The focus of our Elite Family and Estate Protection Dogs is to provide your family with an optimal means of protection for worse case scenarios (a violent attack like a home invasion). Our Elite Family and Estate Protection Dogs give you the ability to convincingly deter a potential threat before it actually takes place. Just as importantly we will give you the ability to mitigate the liability that comes with defending yourself today.
It may seem from our description that our Elite Family and Estate Protection Dogs are just elite K9 bodyguards. There is far more to our elite dogs than just protection. The softer everyday side of your Elite Family and Estate Protection Dogs, along with their Naked Obedience, is equally as impressive. That is the side your friends, family and you will be experiencing on a daily basis.
In a threatening situation such as a home invasion or violent attack on the streets you need two things when it comes to a protection dog: the highest level of natural ability, and the most advanced skills. One without the other has little value. Together they determine your dog’s ability to fight someone who is fighting back, and how long they can do so. Make no mistake, if the sight of your dog did not deter the aggressor, nor the sight of your dog “turned on” (showing aggression), they are not going to just give up just because your dog is biting them. Therefore we select dogs with exceptional ability, as well as provide very advanced handler protection skills and fighting skills to insure your protection. We provide a list of these skills and exercises on our training program comparison page.
If you defend yourself with a dog, gun, knife or even your hands, there is a fair chance you will be answering for it in a police station and courthouse. Of course it’s better to have survived an attacker and answer for it, then to have faced the alternative. At the same time, decreasing the liability as much as possible is important. The time to do so with a protection dog is when purchasing one. How the dog is trained to protect you, and the handling protocol you follow is what makes the difference.
There are cameras everywhere and everyone has a smart phone. Everything is being recorded. Even an assault in your home will be recorded once you dial 911. What will the bystander film, what will the security camera capture, what will the 911 operator hear? A lot of times the actual threat happens both quickly and subtly. Therefore the actual threat portion of the altercation goes unnoticed, at least by everyone other than the victim. What won’t go unnoticed is a dog showing aggression or biting. In either case you may very well appear to be the aggressor and the perpetrator like the victim. When the police arrive they very well may arrive with guns drawn – on you. Again, the answer is not to be unprotected. It’s to protect yourself resourcefully in such a way that you reduce your risk of repercussions.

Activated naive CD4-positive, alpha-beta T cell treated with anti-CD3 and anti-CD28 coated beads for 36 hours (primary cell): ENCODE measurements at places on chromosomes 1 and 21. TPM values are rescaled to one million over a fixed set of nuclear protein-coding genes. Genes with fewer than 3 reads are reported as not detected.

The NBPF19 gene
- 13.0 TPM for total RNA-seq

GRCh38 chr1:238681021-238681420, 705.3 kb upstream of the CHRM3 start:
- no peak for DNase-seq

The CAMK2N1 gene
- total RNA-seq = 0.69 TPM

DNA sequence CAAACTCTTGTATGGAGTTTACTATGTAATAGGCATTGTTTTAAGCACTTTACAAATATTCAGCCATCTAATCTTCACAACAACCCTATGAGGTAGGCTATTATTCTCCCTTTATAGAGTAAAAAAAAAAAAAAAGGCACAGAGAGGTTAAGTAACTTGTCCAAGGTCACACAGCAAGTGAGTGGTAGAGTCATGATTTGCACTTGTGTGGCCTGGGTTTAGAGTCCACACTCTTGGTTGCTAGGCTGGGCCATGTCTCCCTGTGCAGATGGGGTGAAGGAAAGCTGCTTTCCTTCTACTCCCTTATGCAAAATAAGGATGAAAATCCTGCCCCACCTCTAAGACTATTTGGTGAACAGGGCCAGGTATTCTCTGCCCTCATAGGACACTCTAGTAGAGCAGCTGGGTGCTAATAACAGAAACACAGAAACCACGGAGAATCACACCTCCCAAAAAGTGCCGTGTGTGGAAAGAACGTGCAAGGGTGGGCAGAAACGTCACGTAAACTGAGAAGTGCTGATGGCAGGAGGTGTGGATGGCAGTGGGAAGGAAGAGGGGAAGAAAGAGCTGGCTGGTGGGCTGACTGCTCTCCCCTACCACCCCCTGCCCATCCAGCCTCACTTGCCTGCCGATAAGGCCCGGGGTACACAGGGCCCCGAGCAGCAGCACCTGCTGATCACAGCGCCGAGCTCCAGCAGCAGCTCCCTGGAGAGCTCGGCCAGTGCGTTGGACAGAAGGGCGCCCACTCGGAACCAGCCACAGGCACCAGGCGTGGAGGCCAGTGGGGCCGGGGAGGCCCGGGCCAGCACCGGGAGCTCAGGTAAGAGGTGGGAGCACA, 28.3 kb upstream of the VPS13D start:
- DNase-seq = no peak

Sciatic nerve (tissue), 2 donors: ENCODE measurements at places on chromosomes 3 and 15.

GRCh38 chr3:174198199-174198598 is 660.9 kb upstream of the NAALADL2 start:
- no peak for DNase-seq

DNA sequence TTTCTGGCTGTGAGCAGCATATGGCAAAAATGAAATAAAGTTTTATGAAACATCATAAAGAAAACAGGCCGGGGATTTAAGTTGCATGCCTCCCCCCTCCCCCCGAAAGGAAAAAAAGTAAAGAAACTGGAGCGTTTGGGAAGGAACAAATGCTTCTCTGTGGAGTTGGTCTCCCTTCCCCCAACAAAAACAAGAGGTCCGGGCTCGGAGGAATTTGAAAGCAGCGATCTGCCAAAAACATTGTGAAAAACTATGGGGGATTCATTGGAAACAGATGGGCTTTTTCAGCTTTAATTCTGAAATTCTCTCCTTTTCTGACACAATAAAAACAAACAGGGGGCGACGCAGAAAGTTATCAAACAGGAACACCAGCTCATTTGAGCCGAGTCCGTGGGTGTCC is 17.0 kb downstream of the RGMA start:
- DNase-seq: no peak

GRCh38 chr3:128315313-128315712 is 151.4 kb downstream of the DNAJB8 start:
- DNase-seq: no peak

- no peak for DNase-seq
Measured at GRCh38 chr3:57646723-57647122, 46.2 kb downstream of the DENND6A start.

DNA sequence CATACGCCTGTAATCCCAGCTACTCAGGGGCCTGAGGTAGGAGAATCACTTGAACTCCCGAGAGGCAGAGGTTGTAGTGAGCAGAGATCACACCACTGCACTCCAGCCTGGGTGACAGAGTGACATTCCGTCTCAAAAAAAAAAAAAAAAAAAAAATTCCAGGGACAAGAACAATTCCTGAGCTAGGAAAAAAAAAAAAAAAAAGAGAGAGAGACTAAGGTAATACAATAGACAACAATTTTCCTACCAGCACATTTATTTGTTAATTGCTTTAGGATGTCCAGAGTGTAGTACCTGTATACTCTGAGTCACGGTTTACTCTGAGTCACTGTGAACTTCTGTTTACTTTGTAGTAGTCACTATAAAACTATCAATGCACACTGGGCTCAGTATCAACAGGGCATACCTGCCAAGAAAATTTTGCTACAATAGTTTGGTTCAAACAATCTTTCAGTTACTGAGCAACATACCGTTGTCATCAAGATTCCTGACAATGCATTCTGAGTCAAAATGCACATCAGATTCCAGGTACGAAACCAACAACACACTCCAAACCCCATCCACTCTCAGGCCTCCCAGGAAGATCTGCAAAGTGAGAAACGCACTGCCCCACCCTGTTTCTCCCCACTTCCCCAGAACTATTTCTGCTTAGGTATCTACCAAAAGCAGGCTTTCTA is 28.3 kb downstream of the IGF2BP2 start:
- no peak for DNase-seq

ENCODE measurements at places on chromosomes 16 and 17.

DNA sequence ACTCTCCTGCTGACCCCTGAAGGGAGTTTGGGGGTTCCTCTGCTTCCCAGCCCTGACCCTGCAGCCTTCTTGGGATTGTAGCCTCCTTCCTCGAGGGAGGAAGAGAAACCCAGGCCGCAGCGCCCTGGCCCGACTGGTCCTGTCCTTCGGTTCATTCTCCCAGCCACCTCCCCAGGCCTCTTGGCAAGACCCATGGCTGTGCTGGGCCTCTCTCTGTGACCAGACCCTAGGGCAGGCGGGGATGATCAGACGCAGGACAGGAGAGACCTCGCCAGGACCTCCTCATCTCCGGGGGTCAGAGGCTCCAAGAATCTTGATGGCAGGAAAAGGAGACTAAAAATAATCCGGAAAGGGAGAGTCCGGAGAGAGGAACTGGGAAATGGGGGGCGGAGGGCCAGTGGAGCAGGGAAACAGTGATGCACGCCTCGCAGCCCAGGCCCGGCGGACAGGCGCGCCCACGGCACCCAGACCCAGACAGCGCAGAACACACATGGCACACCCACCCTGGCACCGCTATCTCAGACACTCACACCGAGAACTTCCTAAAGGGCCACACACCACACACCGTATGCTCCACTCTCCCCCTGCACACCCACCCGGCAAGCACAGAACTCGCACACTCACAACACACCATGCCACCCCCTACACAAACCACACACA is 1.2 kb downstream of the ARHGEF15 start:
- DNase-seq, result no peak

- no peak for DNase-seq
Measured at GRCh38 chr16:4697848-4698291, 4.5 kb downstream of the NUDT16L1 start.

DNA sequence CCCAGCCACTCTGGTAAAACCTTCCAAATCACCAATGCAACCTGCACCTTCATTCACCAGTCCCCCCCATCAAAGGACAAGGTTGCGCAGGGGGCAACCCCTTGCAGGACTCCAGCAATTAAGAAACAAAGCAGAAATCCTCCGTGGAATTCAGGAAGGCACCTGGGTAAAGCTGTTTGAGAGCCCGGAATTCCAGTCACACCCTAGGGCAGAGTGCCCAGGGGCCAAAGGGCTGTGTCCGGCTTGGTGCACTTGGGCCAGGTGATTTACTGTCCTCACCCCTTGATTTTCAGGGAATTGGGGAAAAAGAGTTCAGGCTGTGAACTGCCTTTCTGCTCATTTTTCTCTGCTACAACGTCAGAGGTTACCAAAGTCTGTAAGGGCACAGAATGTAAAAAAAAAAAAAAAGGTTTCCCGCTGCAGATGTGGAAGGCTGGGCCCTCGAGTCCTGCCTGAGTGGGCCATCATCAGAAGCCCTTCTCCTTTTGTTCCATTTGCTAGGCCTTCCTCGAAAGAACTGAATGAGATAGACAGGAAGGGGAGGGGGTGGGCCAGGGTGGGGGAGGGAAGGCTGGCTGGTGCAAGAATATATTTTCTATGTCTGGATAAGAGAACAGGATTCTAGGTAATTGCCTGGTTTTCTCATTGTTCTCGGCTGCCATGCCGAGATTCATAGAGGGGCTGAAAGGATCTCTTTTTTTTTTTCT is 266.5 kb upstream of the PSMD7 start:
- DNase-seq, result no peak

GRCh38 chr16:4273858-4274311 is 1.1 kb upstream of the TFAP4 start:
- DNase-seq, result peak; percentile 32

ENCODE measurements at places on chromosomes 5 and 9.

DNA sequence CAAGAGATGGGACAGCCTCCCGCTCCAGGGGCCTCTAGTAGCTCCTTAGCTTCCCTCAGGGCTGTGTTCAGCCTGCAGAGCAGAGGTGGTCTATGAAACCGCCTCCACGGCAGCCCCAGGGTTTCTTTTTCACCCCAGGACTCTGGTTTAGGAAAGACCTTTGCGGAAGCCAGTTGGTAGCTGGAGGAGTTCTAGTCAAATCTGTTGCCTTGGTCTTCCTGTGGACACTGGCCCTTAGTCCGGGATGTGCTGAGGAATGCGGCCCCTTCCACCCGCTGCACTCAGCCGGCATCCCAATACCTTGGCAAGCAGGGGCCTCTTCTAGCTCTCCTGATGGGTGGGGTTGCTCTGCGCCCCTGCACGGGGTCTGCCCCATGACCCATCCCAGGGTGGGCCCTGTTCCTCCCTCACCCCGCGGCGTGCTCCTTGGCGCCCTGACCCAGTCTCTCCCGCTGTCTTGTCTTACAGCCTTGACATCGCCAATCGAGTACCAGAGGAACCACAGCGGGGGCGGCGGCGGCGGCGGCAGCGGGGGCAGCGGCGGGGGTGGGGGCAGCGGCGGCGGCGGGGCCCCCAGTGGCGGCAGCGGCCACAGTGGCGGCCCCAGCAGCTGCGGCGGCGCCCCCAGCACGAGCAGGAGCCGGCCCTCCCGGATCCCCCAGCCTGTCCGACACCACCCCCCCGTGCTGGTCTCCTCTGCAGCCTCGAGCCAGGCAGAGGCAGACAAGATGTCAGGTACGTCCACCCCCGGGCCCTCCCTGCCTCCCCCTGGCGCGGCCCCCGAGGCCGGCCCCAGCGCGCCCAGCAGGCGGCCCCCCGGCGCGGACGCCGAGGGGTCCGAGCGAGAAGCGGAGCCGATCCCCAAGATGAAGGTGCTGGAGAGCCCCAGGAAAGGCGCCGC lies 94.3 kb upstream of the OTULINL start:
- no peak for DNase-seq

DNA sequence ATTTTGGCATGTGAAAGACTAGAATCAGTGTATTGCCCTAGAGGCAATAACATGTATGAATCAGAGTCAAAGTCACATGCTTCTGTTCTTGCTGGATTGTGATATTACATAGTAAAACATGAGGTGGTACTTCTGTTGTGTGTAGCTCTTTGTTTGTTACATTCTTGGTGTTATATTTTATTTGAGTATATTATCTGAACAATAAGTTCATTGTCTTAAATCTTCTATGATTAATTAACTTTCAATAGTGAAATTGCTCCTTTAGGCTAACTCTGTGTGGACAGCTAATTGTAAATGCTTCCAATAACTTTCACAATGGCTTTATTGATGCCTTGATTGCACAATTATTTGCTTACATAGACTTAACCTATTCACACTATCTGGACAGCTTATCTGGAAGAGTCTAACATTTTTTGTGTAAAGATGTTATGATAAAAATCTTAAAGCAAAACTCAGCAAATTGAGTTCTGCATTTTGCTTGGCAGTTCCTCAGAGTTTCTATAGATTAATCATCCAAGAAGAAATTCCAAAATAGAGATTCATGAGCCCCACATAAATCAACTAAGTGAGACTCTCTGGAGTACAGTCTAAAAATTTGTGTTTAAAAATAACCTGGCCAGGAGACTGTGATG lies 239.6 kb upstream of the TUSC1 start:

Your go-to-command for protection from a threat will be our
strategic command “POLICE”. At the first sight of a threat the first thing you
will do is to move away from the threat. Move in the opposite direction to
create distance. As you begin to move you will give your dog the command
“POLICE”. This will instruct your dog to run to your side, turn on (show
aggression) and remain by your side regardless of whether you are moving forwards,
backwards or sideways.
This is all happening off-leash without the need to hold their collar or touch them. You focus on getting to the safest place possible. While focus of safe haven your dog focuses on protecting you. What you do next after the command “POLICE” is just as important. You place your hands in front of your chest, palms out, as you are backing up repeating over and over, “Police, Call the Police, I’m Afraid for my Life, Call the Police”. Whether the altercation is recorded, witnessed by innocent bystanders, heard by the 911 operator or witnessed by law enforcement, it will be very clear who is the victim and who is the perpetrator.
We often have a sense when we are about to be threatened. Of
course, that sense may or may not be accurate. Nevertheless, if you feel
threatened and have the ability to deter the threat you want to do so. The only
challenge is if you turn your dog “on” (instruct to show aggression) before you
are threatened, you actually make yourself the threat. As a result if you are
seen turning your dog “on” there could be legal ramifications. This liability
could have been avoided with the right command and handler protocol.
Our solution: teaching the covert command “Knock it Off”. You simply appear to reprimand your dog with “Knock it Off”. That covert command like the “POLICE” command instructs your dog to run to your side, turn on and remain by your side regardless of whether you move forwards, backwards or sideways. You simply repeat, “knock it off”, “I said knock it off” a few times and then make your apologies for your over protective dog who has already bitten a few people. Then you helplessly suggest that this person move way or leave before there’s an accident.
You have not threatened anyone, neither have you acknowledged feeling threatened. You appear helpless and you’ve successfully deterred a potential threat, and in turn prevented any legal ramifications.
Your dog will have impeccable manners and complete off-leash control with a command said once in a pleasant tone regardless of the situation. As proud as we are about our viability of our protection training, it’s the Naked Obedience aspect of the training that sells many of our dogs.
Our Elite Family and Estate Protection Dog start at $35,000.